What happens the moment bankruptcy is filed?
Mayur Amin, J.D.
Unless exempted by law, the filing of a bankruptcy petition will impose an automatic stay on any legal action against a debtor and his/her property. For purposes of this article, we will assume that the “debtor” filing for bankruptcy is going to be your spouse or ex-spouse. What this really means is that when a debtor files for bankruptcy, it has the potential to stay or stop family law proceedings; irrespective of whether a divorce decree has been signed.
When and if the bankruptcy stay applies, there are at least three things that one should understand about it. First, the stay abates any pending divorce proceeding until the stay is lifted or modified. Second, the stay deprives the divorce court of personal jurisdiction over the debtor and his or her property. And third, as of the time of the stay, all of the debtor’s property essentially comes under the control of the bankruptcy court and its trustee. In other words, the divorce court will no longer have jurisdiction over the debtor’s property until the bankruptcy stay is lifted or modified
What types of family law proceedings are affected by the bankruptcy’s automatic stay?
Typically, two types of family law proceedings are potentially impacted by a bankruptcy stay.
- The first is a proceeding to divide a couple’s marital property. A bankruptcy stay of this type of proceeding is often only temporary. This is because bankruptcy courts usually modify the stay to allow family law judges to go forward with the business of dividing the couple’s property.
- The second is a proceeding to collect domestic support obligations from a debtor who files a Chapter 13 bankruptcy. So, for example, if you are trying to collect alimony or child support from a spouse or ex-spouse who filed this type of bankruptcy, you will need the bankruptcy judge’s permission before going forward. This is because, under a Chapter 13 repayment plan, all the debtor’s post-petition assets become property of the bankruptcy estate. Under this scenario, the stay can last three to five years depending on the repayment plan approved by the bankruptcy court.
There are eleven types of family law proceedings exempted from a bankruptcy’s automatic stay.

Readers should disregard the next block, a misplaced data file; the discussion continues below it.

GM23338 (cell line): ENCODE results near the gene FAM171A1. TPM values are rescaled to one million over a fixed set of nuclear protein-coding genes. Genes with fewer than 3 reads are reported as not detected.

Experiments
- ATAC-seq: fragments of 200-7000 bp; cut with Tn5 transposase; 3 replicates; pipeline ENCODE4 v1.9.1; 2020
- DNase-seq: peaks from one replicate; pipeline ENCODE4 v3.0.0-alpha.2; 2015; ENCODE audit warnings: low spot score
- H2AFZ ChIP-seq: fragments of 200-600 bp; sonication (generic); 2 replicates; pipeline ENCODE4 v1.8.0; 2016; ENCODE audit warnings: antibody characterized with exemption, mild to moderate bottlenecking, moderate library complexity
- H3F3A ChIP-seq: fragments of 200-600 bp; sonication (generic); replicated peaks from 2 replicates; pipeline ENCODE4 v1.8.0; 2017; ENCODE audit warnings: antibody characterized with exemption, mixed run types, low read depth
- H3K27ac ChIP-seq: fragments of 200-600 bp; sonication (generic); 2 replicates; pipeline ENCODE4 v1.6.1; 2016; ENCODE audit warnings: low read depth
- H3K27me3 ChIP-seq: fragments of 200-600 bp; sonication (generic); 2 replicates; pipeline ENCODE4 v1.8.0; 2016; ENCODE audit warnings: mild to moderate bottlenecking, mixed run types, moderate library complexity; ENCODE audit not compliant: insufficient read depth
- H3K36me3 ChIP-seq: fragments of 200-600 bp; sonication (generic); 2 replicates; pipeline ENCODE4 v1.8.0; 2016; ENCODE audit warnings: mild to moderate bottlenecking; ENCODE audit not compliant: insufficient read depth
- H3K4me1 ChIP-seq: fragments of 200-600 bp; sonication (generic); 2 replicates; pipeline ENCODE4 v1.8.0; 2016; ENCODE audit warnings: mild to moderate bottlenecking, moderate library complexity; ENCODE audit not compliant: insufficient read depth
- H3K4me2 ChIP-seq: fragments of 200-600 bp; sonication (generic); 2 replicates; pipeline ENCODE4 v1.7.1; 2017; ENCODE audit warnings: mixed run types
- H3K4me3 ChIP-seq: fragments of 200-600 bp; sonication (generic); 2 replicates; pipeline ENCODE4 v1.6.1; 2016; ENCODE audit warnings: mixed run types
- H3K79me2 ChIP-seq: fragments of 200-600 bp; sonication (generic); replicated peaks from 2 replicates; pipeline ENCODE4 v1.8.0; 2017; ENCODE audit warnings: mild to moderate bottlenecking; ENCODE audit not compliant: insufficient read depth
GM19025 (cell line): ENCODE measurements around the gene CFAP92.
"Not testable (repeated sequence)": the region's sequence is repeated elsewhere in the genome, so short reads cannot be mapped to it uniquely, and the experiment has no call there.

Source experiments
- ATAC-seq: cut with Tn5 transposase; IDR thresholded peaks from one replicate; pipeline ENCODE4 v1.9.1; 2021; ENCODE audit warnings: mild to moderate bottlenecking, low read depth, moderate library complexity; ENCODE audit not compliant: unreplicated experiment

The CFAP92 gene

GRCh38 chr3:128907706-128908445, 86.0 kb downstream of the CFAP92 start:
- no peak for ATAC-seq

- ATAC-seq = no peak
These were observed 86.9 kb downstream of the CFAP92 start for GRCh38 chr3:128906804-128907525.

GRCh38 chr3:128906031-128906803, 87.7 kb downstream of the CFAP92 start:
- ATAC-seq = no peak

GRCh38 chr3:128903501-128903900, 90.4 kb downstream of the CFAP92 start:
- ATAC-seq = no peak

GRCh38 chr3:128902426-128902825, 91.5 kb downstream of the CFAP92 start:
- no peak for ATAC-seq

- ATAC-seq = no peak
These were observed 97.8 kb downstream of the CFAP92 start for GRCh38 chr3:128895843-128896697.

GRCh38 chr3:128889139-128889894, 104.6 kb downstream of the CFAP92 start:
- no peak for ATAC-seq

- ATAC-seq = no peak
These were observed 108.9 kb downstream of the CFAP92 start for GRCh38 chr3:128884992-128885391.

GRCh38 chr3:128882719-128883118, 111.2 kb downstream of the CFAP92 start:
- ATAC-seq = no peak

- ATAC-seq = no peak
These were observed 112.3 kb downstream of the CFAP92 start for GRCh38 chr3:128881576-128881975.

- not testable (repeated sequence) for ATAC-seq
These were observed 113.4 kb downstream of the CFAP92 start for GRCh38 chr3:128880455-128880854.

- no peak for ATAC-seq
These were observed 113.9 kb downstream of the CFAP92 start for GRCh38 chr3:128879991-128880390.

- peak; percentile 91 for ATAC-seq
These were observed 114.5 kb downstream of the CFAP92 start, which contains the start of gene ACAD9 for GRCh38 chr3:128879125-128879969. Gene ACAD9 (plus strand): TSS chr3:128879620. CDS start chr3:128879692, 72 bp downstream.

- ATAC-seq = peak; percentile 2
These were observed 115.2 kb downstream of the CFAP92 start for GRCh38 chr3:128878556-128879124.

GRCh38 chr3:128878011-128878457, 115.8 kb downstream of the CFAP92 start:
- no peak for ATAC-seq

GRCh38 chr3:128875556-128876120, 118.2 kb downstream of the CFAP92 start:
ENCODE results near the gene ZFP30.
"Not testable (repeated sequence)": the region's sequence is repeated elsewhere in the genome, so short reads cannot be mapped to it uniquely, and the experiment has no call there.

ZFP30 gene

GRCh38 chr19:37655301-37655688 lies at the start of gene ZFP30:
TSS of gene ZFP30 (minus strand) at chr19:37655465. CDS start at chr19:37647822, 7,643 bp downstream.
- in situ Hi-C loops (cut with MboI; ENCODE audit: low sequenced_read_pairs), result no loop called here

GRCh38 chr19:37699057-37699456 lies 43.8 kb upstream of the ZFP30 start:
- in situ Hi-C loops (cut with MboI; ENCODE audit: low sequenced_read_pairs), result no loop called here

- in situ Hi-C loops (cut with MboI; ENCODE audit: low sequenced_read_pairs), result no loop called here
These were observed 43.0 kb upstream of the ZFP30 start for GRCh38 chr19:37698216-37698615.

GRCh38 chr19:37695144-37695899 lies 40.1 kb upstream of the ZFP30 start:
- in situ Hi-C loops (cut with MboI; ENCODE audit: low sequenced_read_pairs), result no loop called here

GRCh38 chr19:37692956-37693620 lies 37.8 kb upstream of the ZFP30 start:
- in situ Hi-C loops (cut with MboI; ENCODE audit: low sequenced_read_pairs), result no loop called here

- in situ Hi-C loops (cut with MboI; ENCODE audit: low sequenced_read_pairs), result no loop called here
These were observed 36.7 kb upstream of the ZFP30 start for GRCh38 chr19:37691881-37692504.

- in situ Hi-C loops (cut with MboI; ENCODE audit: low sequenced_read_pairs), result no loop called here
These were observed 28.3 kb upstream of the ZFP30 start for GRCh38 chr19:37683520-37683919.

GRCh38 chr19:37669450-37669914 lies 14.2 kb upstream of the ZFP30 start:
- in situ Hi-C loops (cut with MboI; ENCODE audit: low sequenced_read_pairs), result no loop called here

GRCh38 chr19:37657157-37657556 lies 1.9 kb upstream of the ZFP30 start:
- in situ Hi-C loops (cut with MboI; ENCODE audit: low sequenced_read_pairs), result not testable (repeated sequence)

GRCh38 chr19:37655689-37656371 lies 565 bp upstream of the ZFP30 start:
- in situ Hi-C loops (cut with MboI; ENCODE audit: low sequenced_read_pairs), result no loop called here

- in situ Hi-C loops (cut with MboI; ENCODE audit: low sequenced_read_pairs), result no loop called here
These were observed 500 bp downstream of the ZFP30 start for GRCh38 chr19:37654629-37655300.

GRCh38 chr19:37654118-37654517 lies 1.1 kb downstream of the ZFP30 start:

If you are concerned about your spouse’s or ex-spouse’s bankruptcy throwing a monkey wrench in your divorce case, the good news is that eleven out of thirteen family law type proceedings discussed here are actually exempt from the bankruptcy’s automatic stay. A family law proceeding or action is exempted from the stay if it is:
- to determine paternity;
- to obtain or modify alimony or child support;
- to seek custody or visitation orders;
- to request dissolution of the marriage;
- to prevent domestic violence;
- to collect child support or alimony from a debtor who files a Chapter 7 liquidation type bankruptcy;
- to seek a wage garnishment order for the purpose of collecting domestic support obligations;
- to suspend professional, occupational, recreational or driver’s licenses for the purpose of enforcing domestic support obligations;
- to communicate past due support obligations to a consumer reporting agency;
- to permit the IRS to intercept a debtor’s tax refund to pay for past due support; and
- to enforce medical obligations in the form of support
DISCLAIMER: This blog content is for educational purposes only. It does not constitute legal advice. Do not act or fail to act based on this information alone. For actual legal advice, please speak to a lawyer in your jurisdiction about your specific fact situation.
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As you surely have noticed above, JUSTLAW hosts a variety of well-experienced attorneys such as the author above. Thus, if you found this article to be beneficial and need legal advice pertaining to your individual legal needs, contact us and we will immediately set you up with an attorney.
JUSTLAW Attorney Bio
Mr. Amin graduated from the University of Texas School of Law in 1994. He has over twenty years of civil litigation, trial, and appellate law experience. This experience includes having tried over fifty civil jury trials as first-chair and the filing of appeals with both the Supreme Court of Texas and the United States Supreme Court. Mr. Amin also has several years of work experience handling a variety of personal, business, and transactional law matters. Prior to law school, Mr. Amin was a certified public accountant and earned his Bachelor of Science with high distinction from Indiana University’s School of Business.
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